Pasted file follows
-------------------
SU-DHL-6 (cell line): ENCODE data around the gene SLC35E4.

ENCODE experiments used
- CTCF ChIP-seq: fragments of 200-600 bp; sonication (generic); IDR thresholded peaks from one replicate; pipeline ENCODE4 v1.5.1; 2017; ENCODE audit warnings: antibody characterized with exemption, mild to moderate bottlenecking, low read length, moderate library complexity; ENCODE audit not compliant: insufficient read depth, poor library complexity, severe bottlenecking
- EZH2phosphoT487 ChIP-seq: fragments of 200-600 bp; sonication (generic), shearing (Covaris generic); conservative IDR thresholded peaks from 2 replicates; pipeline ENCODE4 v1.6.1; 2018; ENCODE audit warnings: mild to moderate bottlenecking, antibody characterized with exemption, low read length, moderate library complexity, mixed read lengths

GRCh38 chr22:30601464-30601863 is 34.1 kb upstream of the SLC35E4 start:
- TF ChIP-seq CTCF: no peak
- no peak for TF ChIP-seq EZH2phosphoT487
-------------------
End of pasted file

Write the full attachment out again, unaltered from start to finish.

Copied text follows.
SU-DHL-6 (cell line): ENCODE data around the gene SLC35E4.

ENCODE experiments used
- CTCF ChIP-seq: fragments of 200-600 bp; sonication (generic); IDR thresholded peaks from one replicate; pipeline ENCODE4 v1.5.1; 2017; ENCODE audit warnings: antibody characterized with exemption, mild to moderate bottlenecking, low read length, moderate library complexity; ENCODE audit not compliant: insufficient read depth, poor library complexity, severe bottlenecking
- EZH2phosphoT487 ChIP-seq: fragments of 200-600 bp; sonication (generic), shearing (Covaris generic); conservative IDR thresholded peaks from 2 replicates; pipeline ENCODE4 v1.6.1; 2018; ENCODE audit warnings: mild to moderate bottlenecking, antibody characterized with exemption, low read length, moderate library complexity, mixed read lengths

GRCh38 chr22:30601464-30601863 is 34.1 kb upstream of the SLC35E4 start:
- TF ChIP-seq CTCF: no peak
- no peak for TF ChIP-seq EZH2phosphoT487